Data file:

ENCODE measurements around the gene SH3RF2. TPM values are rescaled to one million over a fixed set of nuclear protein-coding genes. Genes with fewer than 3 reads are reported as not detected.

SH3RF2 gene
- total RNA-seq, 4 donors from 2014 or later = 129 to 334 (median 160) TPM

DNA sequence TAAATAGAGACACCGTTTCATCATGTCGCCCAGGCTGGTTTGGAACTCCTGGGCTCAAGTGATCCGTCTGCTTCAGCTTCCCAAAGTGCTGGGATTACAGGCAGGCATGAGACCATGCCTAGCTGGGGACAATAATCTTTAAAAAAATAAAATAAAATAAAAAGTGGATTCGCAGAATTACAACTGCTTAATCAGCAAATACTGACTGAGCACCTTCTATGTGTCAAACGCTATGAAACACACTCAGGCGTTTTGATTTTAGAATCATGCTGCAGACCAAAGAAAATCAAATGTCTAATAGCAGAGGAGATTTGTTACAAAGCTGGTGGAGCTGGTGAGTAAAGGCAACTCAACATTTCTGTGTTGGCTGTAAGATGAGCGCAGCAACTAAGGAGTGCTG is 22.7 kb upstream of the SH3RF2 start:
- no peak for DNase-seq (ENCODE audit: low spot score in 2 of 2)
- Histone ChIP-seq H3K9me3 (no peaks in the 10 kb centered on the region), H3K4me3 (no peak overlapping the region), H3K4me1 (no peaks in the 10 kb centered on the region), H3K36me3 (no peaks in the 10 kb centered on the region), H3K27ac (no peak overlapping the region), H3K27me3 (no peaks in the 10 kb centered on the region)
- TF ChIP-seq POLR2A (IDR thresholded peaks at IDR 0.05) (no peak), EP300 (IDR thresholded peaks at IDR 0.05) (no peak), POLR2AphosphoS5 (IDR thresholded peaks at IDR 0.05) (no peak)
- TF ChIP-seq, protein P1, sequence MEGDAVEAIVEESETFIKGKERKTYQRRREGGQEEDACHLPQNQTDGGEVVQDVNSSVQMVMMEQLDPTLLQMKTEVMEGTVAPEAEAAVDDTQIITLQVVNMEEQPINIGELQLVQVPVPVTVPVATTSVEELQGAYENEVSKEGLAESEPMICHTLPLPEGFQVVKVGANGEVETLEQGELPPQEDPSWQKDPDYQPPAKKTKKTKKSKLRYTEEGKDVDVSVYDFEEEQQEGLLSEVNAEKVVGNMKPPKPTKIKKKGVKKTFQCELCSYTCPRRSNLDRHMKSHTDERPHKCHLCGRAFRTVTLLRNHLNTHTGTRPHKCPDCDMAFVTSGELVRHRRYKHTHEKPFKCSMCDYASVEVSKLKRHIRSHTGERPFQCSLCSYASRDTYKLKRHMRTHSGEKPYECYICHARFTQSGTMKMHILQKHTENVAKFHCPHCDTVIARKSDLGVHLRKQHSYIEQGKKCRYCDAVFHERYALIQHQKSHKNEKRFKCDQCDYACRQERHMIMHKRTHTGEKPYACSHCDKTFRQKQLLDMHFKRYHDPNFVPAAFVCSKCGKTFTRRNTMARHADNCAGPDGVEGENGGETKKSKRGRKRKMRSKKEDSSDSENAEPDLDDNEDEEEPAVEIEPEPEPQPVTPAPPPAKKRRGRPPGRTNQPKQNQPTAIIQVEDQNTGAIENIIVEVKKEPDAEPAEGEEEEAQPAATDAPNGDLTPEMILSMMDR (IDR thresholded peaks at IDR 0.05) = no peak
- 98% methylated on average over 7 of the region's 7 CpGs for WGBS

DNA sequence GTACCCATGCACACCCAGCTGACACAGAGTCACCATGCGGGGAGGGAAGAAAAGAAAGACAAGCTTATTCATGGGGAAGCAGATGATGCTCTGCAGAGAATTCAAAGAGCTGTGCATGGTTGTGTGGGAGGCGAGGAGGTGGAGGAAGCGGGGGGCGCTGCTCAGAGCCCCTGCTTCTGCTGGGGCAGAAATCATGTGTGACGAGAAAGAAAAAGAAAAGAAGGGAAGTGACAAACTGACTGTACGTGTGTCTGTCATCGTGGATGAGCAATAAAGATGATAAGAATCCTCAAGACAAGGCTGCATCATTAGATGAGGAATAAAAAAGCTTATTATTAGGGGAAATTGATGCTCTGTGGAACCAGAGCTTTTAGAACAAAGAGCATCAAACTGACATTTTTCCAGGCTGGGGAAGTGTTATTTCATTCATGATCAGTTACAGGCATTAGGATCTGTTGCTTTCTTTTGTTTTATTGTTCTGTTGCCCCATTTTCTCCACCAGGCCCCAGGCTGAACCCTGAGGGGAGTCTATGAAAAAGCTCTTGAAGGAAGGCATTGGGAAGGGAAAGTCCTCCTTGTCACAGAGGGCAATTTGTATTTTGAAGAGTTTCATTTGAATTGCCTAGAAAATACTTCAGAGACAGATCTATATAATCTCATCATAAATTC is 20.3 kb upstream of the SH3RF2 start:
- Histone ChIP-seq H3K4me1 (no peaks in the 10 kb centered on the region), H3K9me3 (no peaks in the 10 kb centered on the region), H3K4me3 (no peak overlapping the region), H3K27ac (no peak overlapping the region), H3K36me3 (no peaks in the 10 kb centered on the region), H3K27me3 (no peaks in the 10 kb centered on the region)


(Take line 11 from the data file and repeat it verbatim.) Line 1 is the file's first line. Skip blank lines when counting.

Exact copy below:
- Histone ChIP-seq H3K4me1 (no peaks in the 10 kb centered on the region), H3K9me3 (no peaks in the 10 kb centered on the region), H3K4me3 (no peak overlapping the region), H3K27ac (no peak overlapping the region), H3K36me3 (no peaks in the 10 kb centered on the region), H3K27me3 (no peaks in the 10 kb centered on the region)